Burglar found in Co-op store’s warehouse

tis. Harrogate Magistrates Court. 311208ARpic1.
tis. Harrogate Magistrates Court. 311208ARpic1.
0
Have your say

A burglar won praise from magistrates after telling them he hoped to change his ways, quit drugs and go to college.

Daniel Edmund Brooks appeared in court at Harrogate last Thursday to plead guilty to burglary at a Co-operative store in King Edward’s Drive, where he had been found in the warehouse area, telling staff he was hiding from someone.

But after 24-year-old Brooks had left it was found a £200 iphone was missing and a look at the store’s CCTV footage revealed he was to blame.

In mitigation Clive Farndon said at the time of the offence, last December, Brooks had been taking drugs.

It was a familiar cycle of theft for sale to feed a habit that had unfolded with Brooks currently serving an 18-month prison sentence, imposed by a York Crown Court judge in January, for five offences of dishonesty, breach of a suspended sentence order and breach of a community order.

Mr Farndon said if the burglary had been dealt with at the same time, it was unlikely his sentence would have been longer.

With Brooks’s likely release fixed for October 23 the court was invited to impose a concurrent prison term which would not take him beyond that date.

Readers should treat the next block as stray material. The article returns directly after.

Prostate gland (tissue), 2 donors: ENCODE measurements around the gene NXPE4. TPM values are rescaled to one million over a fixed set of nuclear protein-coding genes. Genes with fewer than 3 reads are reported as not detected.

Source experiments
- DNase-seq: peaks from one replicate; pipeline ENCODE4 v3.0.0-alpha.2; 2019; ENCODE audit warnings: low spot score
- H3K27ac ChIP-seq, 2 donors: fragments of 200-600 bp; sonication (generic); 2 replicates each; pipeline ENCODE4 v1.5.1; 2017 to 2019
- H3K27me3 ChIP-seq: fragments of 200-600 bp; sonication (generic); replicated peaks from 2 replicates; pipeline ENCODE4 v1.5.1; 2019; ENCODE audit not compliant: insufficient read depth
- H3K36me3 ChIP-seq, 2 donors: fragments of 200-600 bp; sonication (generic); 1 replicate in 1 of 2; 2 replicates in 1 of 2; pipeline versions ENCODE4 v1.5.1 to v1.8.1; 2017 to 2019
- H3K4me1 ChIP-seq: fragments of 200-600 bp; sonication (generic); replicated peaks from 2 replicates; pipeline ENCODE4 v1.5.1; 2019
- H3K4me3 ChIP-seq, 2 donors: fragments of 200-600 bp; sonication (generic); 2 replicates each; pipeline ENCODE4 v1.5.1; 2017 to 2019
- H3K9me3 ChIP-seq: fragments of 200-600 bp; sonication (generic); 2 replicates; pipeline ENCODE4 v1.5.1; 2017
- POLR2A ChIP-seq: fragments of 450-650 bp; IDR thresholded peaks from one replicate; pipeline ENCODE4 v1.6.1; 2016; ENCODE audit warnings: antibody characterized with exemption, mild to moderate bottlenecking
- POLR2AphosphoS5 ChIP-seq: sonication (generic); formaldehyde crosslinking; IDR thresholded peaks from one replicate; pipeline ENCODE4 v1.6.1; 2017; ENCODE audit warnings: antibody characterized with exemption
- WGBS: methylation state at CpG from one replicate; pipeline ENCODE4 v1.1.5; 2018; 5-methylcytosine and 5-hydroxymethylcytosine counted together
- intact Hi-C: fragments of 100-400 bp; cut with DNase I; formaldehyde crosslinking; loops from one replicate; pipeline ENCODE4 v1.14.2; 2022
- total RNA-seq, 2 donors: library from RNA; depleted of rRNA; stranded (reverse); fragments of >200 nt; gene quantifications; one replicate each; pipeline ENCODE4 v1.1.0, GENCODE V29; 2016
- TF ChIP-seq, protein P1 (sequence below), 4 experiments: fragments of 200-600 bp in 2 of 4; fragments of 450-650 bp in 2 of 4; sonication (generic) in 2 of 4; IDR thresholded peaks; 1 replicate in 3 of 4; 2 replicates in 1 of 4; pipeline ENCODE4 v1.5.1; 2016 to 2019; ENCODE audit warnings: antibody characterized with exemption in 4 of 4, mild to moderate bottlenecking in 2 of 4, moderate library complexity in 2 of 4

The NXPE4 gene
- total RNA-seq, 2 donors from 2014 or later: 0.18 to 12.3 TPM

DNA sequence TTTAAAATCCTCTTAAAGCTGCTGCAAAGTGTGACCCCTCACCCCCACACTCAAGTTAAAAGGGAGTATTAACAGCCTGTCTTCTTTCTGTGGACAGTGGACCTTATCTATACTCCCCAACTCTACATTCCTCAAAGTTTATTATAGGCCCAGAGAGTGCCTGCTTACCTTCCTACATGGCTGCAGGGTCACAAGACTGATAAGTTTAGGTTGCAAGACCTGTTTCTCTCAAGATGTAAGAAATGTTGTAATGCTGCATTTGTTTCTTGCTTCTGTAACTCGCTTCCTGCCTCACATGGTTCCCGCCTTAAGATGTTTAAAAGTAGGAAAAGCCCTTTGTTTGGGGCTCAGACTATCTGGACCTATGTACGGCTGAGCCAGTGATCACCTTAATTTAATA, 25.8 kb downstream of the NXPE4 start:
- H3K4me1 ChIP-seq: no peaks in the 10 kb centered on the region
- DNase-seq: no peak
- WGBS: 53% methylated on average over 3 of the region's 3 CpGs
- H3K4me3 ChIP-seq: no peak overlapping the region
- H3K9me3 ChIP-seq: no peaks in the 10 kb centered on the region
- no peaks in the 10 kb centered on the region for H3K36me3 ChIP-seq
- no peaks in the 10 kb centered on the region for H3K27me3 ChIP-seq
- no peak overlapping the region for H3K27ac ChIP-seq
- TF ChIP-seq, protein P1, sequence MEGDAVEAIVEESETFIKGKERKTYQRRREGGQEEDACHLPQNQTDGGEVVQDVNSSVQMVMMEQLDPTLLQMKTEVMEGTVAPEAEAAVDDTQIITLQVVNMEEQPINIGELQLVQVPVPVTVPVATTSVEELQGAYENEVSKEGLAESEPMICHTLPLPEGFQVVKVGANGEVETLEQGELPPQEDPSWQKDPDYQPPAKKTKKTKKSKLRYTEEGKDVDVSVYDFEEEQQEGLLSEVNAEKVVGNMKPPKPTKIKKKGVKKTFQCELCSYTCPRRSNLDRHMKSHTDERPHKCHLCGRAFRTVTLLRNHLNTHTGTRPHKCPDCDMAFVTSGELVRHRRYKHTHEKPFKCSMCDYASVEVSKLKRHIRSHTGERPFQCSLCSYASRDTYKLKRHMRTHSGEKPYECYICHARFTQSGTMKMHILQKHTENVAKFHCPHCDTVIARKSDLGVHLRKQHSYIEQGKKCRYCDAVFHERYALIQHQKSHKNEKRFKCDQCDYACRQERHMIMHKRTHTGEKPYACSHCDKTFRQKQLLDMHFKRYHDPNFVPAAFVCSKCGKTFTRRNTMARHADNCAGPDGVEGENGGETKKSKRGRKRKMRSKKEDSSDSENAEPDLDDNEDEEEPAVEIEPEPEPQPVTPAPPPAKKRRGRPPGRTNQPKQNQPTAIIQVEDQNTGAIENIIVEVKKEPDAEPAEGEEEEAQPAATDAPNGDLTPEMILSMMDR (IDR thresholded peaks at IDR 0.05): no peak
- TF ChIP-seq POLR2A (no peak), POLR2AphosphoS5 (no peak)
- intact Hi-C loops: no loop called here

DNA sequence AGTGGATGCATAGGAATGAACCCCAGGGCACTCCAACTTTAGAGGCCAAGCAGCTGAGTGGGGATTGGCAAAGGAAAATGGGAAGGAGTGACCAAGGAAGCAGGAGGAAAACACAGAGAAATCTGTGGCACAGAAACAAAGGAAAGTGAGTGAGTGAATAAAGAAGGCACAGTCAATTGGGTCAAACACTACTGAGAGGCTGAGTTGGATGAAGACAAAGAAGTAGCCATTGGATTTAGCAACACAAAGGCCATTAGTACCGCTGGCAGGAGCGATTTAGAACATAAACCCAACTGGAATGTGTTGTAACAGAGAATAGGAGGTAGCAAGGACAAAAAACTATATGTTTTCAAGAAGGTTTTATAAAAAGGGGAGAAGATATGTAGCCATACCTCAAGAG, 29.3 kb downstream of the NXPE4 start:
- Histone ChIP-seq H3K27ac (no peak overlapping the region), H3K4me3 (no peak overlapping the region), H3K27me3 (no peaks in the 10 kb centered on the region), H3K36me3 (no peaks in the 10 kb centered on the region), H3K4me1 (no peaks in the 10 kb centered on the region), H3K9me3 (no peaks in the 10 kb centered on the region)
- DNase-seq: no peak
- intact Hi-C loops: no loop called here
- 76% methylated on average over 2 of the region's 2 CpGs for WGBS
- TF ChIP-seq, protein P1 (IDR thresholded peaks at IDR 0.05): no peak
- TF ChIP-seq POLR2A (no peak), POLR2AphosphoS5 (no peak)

And, said Mr Farndon, while he had been in Hull Prison, Brooks had taken positive steps to end his drug addiction and had begun education and training, something he had enjoyed.

So much so, that he had made enquiries about getting funding to go to Harrogate College when his spell behind bars ended.

The court read a letter penned by Brooks outlining his intentions, with court chairman Caroline Campbell telling him it must have been a really hard task for him to tackle.

The court was encouraged by the things he had written and hopefully he would put them into practice.

Mrs Campbell sentenced Brooks to six weeks in prison with the sentence to run concurrent with his 18-month term.

Costs of £85, an £80 victim surcharge and £200 compensation were also imposed.